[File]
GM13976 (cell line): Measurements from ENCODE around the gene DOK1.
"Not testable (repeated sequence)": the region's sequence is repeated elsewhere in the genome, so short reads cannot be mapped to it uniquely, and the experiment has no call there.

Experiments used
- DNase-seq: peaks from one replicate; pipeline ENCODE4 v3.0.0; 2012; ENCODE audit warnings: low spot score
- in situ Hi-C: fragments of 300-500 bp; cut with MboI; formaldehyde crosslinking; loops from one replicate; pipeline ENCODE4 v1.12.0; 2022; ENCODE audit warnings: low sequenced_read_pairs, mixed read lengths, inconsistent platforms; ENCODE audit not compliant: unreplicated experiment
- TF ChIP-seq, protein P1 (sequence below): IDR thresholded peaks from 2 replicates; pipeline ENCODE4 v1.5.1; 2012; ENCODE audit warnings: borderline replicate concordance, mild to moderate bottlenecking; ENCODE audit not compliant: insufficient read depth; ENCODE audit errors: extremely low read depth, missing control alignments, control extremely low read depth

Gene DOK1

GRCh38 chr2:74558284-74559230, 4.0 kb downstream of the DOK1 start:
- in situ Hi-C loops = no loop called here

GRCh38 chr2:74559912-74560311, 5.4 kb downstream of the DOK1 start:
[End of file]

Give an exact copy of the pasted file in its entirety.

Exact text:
GM13976 (cell line): Measurements from ENCODE around the gene DOK1.
"Not testable (repeated sequence)": the region's sequence is repeated elsewhere in the genome, so short reads cannot be mapped to it uniquely, and the experiment has no call there.

Experiments used
- DNase-seq: peaks from one replicate; pipeline ENCODE4 v3.0.0; 2012; ENCODE audit warnings: low spot score
- in situ Hi-C: fragments of 300-500 bp; cut with MboI; formaldehyde crosslinking; loops from one replicate; pipeline ENCODE4 v1.12.0; 2022; ENCODE audit warnings: low sequenced_read_pairs, mixed read lengths, inconsistent platforms; ENCODE audit not compliant: unreplicated experiment
- TF ChIP-seq, protein P1 (sequence below): IDR thresholded peaks from 2 replicates; pipeline ENCODE4 v1.5.1; 2012; ENCODE audit warnings: borderline replicate concordance, mild to moderate bottlenecking; ENCODE audit not compliant: insufficient read depth; ENCODE audit errors: extremely low read depth, missing control alignments, control extremely low read depth

Gene DOK1

GRCh38 chr2:74558284-74559230, 4.0 kb downstream of the DOK1 start:
- in situ Hi-C loops = no loop called here

GRCh38 chr2:74559912-74560311, 5.4 kb downstream of the DOK1 start: